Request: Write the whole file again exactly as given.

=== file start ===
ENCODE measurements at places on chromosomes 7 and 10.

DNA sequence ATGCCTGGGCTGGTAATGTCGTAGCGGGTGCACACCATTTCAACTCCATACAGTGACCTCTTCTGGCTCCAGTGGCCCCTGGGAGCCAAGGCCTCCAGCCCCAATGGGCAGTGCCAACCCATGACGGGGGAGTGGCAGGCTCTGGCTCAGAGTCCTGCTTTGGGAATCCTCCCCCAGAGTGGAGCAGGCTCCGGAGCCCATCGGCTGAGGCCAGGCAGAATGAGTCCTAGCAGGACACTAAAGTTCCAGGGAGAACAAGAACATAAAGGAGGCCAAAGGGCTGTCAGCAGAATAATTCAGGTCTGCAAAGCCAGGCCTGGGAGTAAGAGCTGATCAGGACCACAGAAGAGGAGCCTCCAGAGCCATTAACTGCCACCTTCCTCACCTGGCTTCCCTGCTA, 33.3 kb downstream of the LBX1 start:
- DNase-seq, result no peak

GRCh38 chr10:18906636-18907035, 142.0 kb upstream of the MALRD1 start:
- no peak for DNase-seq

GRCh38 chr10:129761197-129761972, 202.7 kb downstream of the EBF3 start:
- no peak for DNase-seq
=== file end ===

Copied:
ENCODE measurements at places on chromosomes 7 and 10.

DNA sequence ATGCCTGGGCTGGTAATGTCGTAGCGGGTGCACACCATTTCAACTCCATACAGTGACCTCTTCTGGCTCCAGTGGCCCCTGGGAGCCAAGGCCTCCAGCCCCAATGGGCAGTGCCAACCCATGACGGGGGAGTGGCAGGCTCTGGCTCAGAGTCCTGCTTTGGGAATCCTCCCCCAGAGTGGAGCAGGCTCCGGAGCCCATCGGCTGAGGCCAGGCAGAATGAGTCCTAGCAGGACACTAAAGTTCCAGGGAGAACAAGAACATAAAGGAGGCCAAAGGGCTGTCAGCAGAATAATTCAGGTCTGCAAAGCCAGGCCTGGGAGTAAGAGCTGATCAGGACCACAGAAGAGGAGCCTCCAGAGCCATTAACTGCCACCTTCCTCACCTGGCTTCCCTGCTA, 33.3 kb downstream of the LBX1 start:
- DNase-seq, result no peak

GRCh38 chr10:18906636-18907035, 142.0 kb upstream of the MALRD1 start:
- no peak for DNase-seq

GRCh38 chr10:129761197-129761972, 202.7 kb downstream of the EBF3 start:
- no peak for DNase-seq